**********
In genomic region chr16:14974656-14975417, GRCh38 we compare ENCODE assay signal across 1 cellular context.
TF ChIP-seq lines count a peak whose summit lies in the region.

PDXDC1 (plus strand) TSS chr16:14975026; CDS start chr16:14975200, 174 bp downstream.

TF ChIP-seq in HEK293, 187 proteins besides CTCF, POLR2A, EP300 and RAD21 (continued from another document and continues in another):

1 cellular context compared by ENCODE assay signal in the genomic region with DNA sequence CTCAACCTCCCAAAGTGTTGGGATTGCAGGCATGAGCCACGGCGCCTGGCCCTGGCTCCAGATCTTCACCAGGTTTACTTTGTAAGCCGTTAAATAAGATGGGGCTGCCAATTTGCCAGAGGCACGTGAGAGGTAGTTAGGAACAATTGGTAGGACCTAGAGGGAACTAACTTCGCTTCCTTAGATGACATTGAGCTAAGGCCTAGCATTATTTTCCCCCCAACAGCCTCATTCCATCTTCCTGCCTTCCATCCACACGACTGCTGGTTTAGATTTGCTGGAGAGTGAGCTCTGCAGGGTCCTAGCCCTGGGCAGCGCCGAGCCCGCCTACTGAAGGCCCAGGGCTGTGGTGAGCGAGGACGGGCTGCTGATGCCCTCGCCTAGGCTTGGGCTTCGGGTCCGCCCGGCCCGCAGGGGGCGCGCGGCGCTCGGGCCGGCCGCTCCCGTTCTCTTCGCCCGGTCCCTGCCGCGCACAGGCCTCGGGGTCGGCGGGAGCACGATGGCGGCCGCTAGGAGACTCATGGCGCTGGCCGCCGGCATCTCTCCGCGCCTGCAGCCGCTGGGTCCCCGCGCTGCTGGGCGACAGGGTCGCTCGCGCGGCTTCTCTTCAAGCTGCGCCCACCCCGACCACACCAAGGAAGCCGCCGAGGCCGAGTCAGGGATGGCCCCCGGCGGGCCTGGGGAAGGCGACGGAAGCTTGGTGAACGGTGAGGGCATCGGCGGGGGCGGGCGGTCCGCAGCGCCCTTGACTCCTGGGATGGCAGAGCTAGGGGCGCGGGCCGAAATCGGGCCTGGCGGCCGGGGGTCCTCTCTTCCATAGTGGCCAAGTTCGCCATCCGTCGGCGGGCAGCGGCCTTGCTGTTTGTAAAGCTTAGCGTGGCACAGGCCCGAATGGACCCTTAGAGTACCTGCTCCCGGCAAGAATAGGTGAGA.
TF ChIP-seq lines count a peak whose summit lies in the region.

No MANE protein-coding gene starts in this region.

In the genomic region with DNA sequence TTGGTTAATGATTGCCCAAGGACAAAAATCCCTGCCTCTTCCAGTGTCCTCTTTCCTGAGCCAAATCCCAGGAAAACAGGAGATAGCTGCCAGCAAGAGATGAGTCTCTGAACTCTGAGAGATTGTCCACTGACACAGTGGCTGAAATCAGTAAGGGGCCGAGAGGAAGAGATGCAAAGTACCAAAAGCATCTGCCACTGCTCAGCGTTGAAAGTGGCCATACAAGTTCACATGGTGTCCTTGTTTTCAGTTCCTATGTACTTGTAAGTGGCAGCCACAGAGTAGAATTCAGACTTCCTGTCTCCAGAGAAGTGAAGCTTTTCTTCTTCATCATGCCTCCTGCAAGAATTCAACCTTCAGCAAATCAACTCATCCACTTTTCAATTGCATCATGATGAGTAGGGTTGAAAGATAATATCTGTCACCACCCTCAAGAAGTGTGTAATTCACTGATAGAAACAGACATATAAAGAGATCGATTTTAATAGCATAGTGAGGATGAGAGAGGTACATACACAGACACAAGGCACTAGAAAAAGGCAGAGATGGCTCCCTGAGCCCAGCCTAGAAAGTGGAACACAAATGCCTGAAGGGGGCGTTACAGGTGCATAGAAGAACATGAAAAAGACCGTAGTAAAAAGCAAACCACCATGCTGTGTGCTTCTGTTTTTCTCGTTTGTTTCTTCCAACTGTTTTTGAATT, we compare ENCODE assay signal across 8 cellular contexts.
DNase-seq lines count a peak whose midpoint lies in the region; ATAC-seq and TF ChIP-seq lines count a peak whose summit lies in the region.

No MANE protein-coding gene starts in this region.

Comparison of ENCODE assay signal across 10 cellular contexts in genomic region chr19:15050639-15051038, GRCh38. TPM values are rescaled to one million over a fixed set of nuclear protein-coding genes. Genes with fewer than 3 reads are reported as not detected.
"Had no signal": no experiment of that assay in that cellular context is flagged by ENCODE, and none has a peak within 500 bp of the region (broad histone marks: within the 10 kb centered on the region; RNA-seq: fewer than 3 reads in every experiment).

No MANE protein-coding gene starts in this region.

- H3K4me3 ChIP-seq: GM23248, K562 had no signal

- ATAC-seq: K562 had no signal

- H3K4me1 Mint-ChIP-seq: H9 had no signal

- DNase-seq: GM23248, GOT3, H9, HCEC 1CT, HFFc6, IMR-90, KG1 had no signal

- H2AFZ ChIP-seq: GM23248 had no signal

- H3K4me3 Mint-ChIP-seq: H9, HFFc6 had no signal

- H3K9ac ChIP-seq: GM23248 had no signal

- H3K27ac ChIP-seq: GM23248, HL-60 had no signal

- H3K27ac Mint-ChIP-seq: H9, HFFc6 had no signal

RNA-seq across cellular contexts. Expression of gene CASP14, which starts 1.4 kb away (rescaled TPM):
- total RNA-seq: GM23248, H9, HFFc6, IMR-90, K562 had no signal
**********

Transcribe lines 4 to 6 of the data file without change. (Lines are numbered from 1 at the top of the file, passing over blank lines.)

TF ChIP-seq in HEK293, 187 proteins besides CTCF, POLR2A, EP300 and RAD21 (continued from another document and continues in another):

1 cellular context compared by ENCODE assay signal in the genomic region with DNA sequence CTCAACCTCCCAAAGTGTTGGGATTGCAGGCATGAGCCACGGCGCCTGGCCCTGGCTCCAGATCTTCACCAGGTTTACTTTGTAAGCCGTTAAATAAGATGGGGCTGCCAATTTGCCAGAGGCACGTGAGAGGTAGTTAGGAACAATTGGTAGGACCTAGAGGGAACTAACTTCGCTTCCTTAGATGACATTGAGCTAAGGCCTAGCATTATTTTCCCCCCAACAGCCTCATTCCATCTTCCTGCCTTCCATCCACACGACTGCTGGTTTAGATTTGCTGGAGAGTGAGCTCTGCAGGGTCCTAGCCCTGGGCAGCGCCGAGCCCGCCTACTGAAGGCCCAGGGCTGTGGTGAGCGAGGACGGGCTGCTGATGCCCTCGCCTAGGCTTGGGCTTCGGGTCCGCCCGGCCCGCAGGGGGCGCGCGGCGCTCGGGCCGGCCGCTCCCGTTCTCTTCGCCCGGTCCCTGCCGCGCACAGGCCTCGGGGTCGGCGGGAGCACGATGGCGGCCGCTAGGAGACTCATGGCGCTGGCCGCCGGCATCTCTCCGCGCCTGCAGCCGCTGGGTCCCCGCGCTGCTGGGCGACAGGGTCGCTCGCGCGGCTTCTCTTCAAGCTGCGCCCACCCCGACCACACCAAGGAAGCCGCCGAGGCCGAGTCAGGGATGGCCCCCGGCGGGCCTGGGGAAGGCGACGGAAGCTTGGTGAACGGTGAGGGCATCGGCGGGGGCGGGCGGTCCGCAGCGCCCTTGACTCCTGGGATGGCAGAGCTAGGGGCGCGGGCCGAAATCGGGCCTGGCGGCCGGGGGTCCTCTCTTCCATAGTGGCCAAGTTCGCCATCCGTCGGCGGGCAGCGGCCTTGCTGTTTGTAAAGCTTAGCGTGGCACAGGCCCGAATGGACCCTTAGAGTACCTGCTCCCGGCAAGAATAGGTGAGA.
TF ChIP-seq lines count a peak whose summit lies in the region.